White fluffy dog chasing ball

Ticks

What is a tick?

Like fleas, ticks are ectoparasites. They live on the skin surface of a ‘host’ and feed on their blood - gory, ugly and dangerous little creatures indeed

The tick species in Australia that usually attack dogs and cats are:

  • Ixodes holocyclus - paralysis tick
  • Rhipicephalus sanguineus - brown dog tick
  • Haemaphysalis longicornis - bush tick

Paralysis ticks are deadly because they inject a paralysing toxin as they feed. This affects a dog’s muscles, including those that allow them to breathe. As many as 100,000 domestic animals annually are affected by the paralysis tick, with up to 10,000 receiving veterinary clinic treatment.

Tick paralysis can also affect humans, especially children.

What do paralysis ticks look like?

  • Paralysis ticks are light grey with a body as small as a pin head or as large as a pea. They have small pointed head and mouthparts and their legs are towards the front of their body.

How do dogs get ticks?

Ticks don’t jump or fly, so physical contact is the only method of transportation. They tend to lurk at the top of tall grass and shrubs waiting to attach to a passing host. They can also drop from their perch and fall onto a dog.

What are common signs that my dog has a tick?

Once a paralysis tick has attached to your pet, it might be several days before symptoms show. The signs that a dog has been affected by paralysis tick include:

  • Weakness of the legs - a wobbly gait and loss of balance. The hind legs are usually affected first.
  • Vomiting or dry retching.
  • Unusual breathing – changed breathing pattern or laboured breathing.
  • Unusual bark – different sound to normal is often an early sign.

If you suspect that your puppy has a paralysis tick, see your vet immediately.

The 4 life cycle stages of a tick

Depending on the species of tick, their lifecycle takes about a year or so to complete. The ticks listed above are regarded as 3-host ticks. This means that at each stage of life it feeds and then drops off the host and develops to the next stage. So that over a whole lifecycle, the tick will have three different hosts.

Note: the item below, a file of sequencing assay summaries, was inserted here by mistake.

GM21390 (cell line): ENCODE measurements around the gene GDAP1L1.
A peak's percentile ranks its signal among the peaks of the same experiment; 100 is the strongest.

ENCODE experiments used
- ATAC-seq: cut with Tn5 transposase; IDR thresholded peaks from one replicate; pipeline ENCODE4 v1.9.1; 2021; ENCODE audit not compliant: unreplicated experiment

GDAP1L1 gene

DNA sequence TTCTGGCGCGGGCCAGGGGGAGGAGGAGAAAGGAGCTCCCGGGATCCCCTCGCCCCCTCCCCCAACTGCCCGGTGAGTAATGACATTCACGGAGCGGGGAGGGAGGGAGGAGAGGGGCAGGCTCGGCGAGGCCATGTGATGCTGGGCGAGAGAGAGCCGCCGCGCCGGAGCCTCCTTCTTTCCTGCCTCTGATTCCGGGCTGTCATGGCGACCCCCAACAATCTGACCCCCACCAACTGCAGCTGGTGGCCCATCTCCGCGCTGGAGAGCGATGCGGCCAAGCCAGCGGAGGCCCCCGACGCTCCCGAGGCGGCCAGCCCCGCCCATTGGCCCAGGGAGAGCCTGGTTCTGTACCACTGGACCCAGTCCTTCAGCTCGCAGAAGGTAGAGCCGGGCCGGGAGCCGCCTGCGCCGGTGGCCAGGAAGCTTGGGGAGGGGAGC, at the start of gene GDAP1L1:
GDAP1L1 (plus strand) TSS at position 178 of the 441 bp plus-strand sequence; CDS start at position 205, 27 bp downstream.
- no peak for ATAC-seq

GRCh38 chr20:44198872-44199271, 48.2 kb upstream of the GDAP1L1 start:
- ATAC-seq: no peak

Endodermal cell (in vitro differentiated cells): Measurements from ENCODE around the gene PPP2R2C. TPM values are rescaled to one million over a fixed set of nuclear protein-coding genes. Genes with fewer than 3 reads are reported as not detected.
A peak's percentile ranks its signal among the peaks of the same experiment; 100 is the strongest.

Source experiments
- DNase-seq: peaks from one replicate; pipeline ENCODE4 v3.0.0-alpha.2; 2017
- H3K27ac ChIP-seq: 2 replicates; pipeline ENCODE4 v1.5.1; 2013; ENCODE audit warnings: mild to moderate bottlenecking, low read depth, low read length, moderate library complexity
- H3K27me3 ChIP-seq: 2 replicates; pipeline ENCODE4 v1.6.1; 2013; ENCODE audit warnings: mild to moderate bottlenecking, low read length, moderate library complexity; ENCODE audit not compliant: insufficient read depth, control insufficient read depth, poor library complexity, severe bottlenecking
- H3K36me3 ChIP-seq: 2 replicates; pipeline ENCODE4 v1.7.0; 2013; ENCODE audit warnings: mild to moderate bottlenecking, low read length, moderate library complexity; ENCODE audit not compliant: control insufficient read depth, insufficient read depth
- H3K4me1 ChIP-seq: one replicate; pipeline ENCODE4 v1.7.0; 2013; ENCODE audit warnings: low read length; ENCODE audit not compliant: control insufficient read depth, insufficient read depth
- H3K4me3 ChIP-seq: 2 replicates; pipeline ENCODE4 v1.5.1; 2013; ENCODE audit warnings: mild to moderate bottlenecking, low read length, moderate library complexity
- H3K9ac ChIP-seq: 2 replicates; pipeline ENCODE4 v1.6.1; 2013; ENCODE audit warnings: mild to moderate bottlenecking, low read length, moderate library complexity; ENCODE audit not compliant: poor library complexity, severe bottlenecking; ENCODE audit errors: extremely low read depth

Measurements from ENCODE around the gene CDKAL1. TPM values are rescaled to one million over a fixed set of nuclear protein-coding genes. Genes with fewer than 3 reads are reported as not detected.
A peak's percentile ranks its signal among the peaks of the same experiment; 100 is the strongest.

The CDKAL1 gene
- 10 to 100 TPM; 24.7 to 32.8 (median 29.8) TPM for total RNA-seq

Stage 1 – eggs laid:

  • A female adult tick feeds on its host and becomes engorged
  • The tick then falls off its host into the environment and lays thousands of eggs.

Stage 2 – larvae:

  • Eggs hatch to larvae, which look like very tiny versions of adult ticks
  • Only have 6 legs instead of 8 like an adult
  • Feed on a host, and then drop off into the environment

The mated female flea lays 20-50 eggs per day and up to 2000 in her lifetime.

Stage 3 – nymph:

  • Larva develops into a nymph.
  • Larger than the larva, but smaller than the adult tick (and now has 8 legs).
  • Nymph feeds, then drops into the environment.

The mated female flea lays 20-50 eggs per day and up to 2000 in her lifetime.

Stage 4 – adult tick:

  • Nymph develops into an adult tick.
  • Attaches to a host and feeds.

How can I treat tick paralysis?

Treatment at the vet clinic depends on how bad symptoms are. For a day or two after the tick is removed, symptoms often continue to progressively worsen before they start to improve. A dog will usually need to be hospitalised for administration of tick antiserum and monitoring. In severe cases where they are having trouble breathing, oxygen and artificial respiration might be required.

Tick paralysis can be deadly if not treated promptly.

How can I prevent my dog getting ticks?

There are several tick preventative products available. Even if you use these products for tick prevention for your pet, you must regularly check for ticks all over your dog’s body. Tick problems are more common in the warmer months, so if you live in a tick area, examine your dog every day.